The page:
Tim Hortons OT allegations highlight flaws in temporary foreign workers program

Steve Mertl
National Affairs Contributor
Daily Brew
B.C.'s Employment Standards Branch is investigating claims of seized overtime pay in Fernie donut shop

Fast-food outlets seem to be among the most enthusiastic users of Ottawa's problem-plagued Temporary Foreign Worker Program.

According to federal statistics, sales and service jobs far outpace other occupations in the program. The government approved more than 70,000 such positions last year, compared with just under 50,000 the year before, representing the largest year-over-year expansion among the program's nine categories.

It shouldn't be surprising that some employers will take advantage of the vulnerable newcomers who've left their homes overseas in search of work to support their families.

That's what allegedly happened to employees of a Tim Hortons outlet in the mountain town of Fernie, B.C., CBC News reports.

Two workers have come forward to claim their employer, Pierre Pelletier, cheated them out of overtime pay.

[ Related: Ottawa to change temporary foreign worker program ]

Heidi Kibanoff and her boyfriend, Richard Pepito, say Pierre Pelletier hired them and other Filipinos under the program. Their long work hours earned them overtime pay but they didn't get to keep it, the claim reads.

"He will issue a cheque to us and then what he wants is you cash the cheque, and after you cash the cheque you give the money back to him," Pepito said, according to CBC News.

Kibanoff said Pelletier would drive employees to the bank and wait while they cashed their cheques, CBC News reported. Then it's alleged he asked for a portion of the money.

Kibanoff complied because because she said she had an application under the Provincial Nominee Program, which fast tracks workers to permanent residency.

"All was I thinking was that I don't wanna go home, and he said it's to protect us and he's doing us a favour," she said.

Kibanoff said she left her job at Tim Hortons in June but is still stressed by her experience.

"It feels like even if I'm not working there anymore he can still try to threaten us through other people that he knows," she told CBC News.

Pepito also quit, and filed a complaint with the B.C. Employment Standards Branch.

CBC News contacted Pelletier and his wife, who professed ignorance of the allegations. However, the broadcaster said Tim Hortons' head office has launched an internal investigation into Pelletier.

"This matter has been brought to our attention," the company said in a statement. "We are treating it seriously and are currently conducting a review in full co-operation with B.C. Employment Standards."

Pelletier is also accused of charging employees processing fees for renewing their temporary work permits, which regulations require the employer to pay.

[ Related: Review of TFW Program rare climbdown for Harper government ]

Critics, especially labour unions, have cast a jaundiced eye at the Temporary Foreign Worker program for some time. While proponents tout it as a way of dealing with labour shortages and filling skills gaps, others see it as a way for businesses to keep down wages and benefits.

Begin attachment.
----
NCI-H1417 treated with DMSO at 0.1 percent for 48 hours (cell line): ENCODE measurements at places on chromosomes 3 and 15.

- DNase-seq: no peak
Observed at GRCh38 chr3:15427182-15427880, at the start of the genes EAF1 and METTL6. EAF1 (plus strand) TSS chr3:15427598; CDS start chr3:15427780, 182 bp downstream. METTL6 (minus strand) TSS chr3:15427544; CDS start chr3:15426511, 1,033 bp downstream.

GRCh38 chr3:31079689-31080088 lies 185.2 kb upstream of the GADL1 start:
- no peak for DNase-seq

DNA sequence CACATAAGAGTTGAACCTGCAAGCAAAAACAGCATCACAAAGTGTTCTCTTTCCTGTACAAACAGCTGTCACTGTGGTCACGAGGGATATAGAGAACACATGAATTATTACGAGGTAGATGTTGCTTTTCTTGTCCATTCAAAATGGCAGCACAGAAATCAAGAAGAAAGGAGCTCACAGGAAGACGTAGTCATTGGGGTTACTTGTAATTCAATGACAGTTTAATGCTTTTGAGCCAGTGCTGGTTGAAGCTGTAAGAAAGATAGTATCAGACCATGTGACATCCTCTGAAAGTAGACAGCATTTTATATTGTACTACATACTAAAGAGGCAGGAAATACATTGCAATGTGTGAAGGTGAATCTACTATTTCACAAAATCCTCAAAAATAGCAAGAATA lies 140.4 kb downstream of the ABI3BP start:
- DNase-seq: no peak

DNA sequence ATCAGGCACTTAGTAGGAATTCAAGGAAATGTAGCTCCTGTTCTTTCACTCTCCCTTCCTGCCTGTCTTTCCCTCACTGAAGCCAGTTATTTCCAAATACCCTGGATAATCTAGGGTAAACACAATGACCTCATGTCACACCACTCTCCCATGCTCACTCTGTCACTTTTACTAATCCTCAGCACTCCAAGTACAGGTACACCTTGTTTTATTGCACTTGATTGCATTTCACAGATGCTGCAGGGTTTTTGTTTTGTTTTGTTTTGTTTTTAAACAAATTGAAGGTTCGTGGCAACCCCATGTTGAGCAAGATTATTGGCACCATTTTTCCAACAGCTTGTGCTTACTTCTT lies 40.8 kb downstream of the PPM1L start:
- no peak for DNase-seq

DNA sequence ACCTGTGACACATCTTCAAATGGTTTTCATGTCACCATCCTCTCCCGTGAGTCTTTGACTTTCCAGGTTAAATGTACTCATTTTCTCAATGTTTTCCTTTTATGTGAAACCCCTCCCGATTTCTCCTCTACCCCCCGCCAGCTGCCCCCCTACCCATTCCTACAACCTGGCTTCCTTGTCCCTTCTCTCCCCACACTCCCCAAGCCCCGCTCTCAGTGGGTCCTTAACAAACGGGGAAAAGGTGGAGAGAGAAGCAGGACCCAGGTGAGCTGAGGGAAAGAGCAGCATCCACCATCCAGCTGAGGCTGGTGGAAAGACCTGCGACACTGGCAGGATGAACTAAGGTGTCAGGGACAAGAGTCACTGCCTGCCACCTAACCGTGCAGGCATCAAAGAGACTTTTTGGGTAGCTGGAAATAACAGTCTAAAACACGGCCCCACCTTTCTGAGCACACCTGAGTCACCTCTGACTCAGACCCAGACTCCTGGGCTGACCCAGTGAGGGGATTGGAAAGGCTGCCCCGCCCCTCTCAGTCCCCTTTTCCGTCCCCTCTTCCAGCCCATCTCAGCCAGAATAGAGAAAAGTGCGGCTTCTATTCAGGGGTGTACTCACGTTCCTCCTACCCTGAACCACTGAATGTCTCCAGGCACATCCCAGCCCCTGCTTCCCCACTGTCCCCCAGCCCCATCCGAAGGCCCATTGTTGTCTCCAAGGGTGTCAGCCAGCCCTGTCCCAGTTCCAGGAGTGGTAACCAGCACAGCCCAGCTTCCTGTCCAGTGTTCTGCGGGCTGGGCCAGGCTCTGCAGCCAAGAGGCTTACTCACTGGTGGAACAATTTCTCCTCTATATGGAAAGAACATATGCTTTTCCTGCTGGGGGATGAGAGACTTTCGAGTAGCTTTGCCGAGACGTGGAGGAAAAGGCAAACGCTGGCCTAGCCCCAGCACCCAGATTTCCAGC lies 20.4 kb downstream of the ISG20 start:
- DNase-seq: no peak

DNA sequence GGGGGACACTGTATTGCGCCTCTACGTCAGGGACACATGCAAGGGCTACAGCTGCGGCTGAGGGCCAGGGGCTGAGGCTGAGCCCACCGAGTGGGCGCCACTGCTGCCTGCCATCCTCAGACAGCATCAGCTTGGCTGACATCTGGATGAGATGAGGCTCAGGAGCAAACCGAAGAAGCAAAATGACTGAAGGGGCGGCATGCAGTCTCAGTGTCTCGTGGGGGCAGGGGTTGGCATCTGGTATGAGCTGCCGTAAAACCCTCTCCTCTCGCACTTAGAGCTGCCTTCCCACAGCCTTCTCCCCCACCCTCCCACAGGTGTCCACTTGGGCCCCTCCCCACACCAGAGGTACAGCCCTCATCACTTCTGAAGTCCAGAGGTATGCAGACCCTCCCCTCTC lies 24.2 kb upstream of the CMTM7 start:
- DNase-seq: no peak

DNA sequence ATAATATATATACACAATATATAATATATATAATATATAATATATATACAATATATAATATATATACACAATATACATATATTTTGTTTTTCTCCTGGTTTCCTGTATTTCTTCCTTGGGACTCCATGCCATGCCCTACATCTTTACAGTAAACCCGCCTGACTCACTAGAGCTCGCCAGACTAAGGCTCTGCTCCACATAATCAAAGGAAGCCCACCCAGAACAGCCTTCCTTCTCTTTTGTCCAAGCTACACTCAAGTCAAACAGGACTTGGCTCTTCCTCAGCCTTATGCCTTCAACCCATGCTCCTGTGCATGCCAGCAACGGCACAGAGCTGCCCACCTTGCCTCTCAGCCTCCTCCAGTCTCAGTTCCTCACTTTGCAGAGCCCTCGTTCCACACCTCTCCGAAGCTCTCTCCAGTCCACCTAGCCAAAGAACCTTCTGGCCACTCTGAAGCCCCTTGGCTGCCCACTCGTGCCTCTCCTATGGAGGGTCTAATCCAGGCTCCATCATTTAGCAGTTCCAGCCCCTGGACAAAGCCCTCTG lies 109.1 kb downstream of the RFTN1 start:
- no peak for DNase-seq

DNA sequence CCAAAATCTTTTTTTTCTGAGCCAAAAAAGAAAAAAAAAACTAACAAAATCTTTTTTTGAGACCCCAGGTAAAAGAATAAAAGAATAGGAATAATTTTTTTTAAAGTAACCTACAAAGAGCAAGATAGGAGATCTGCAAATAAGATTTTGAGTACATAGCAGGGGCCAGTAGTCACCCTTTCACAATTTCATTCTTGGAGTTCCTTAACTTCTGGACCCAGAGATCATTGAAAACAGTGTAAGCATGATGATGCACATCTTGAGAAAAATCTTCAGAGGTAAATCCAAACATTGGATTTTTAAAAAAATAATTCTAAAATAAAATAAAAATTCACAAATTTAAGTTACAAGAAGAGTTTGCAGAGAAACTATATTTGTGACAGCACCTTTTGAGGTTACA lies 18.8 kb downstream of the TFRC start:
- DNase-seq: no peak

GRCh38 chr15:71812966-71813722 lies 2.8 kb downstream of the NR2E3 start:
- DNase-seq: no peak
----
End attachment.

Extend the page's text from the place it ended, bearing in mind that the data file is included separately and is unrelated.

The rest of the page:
The service industry has come under particular scrutiny because of skepticism over claims that jobs as burger flippers and coffee dispensers are hard to fill. Fast-food operators say a lot of Canadians won't take these relatively low-wage jobs, especially in smaller communities.

But Karl Flecker, Canadian Labour Congress national director of anti-racism and human rights, told CBC News last year these temporary migrant workers are vulnerable to exploitation, abuse and dangerous working conditions.

"I think that most Canadians would be really disturbed to find out the kinds of working conditions people from so many countries are finding themselves in despite promises that they had heard from labour brokers and recruiters," said Flecker.

B.C. MLA Mabel Elmore, who has met with Kibanoff and Pepito, told CBC News their case is common among foreign workers.

"They are dependent on their employers," she said. "They often don't know their rights."

A B.C. Tim Hortons outlet figured in another complaint last year when four Mexican workers who worked at two Dawson Creek restaurants alleged their boss exploited them.

A Tim Hortons spokeswoman told CBC News many of the company's outlets couldn't operate without the program because franchisees in many locations can't find local residents to fill jobs.

Earlier this year, the Alberta Federation of Labour said fast-food chains and convenience stores were using a loophole in the program to keep labour costs down, CBC News reported.

The federation said documents it obtained under access-to-information legislation show half the temporary workers hired through a new fast-track process to bring in highly-skilled people ended up at fast-food outlets or convenience stores.

"It stretches the bounds of crediblity that companies like A&W, McDonalds would be hiring high-skilled workers," federation president Gil McGowan told CBC News. "They're using the temporary foreign workers program to keep wages low."

A hearing into the complaint by Kibanoff and Pepito is scheduled for February. Meanwhile, they say they've been harassed and intimidated, and friends who still work for Pelletier have asked them to withdraw their complaint.

"It feels like even if I'm not working there anymore he can still try to threaten us through other people that he knows," Kibanoff told CBC News.